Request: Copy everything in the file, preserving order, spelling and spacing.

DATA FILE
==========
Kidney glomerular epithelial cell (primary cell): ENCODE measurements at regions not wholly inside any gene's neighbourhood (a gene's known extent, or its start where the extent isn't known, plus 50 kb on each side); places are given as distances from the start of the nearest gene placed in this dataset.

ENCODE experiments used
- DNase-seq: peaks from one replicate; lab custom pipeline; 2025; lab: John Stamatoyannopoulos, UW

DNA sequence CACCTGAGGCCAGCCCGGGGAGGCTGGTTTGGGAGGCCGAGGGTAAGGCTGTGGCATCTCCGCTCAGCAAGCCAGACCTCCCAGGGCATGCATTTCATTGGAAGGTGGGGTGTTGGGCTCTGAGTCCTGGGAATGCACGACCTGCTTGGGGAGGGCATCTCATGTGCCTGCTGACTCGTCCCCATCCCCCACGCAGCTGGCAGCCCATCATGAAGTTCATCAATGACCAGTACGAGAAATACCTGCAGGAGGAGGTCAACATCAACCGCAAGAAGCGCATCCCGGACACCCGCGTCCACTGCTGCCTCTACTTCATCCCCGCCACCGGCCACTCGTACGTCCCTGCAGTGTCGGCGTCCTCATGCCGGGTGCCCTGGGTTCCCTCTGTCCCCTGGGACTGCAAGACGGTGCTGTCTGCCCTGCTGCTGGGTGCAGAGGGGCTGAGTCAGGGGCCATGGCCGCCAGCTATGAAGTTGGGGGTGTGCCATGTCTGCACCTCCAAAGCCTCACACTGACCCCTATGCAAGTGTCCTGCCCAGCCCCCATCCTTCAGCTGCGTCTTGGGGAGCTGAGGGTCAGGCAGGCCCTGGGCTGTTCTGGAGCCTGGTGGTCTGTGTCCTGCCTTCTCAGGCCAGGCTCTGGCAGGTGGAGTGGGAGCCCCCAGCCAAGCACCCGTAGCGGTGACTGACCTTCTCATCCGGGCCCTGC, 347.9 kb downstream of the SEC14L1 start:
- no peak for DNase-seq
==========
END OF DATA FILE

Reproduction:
Kidney glomerular epithelial cell (primary cell): ENCODE measurements at regions not wholly inside any gene's neighbourhood (a gene's known extent, or its start where the extent isn't known, plus 50 kb on each side); places are given as distances from the start of the nearest gene placed in this dataset.

ENCODE experiments used
- DNase-seq: peaks from one replicate; lab custom pipeline; 2025; lab: John Stamatoyannopoulos, UW

DNA sequence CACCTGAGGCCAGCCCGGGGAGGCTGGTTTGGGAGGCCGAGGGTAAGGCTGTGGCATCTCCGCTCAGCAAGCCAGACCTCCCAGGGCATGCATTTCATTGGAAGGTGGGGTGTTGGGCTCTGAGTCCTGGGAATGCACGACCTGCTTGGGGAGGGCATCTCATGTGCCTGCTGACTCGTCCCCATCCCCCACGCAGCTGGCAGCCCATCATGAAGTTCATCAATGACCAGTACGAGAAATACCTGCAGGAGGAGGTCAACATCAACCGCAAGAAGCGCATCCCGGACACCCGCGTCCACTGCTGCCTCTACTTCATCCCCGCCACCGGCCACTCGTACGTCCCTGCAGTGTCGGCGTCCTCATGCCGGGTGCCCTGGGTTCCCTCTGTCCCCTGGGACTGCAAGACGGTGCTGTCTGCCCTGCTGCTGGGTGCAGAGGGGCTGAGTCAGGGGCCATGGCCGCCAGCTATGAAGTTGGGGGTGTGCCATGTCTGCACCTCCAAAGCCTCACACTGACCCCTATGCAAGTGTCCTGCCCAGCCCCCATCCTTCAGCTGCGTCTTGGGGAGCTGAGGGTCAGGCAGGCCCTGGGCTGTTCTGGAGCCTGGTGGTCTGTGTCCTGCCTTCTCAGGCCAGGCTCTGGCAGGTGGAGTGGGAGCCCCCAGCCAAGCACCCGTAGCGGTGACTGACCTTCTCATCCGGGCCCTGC, 347.9 kb downstream of the SEC14L1 start:
- no peak for DNase-seq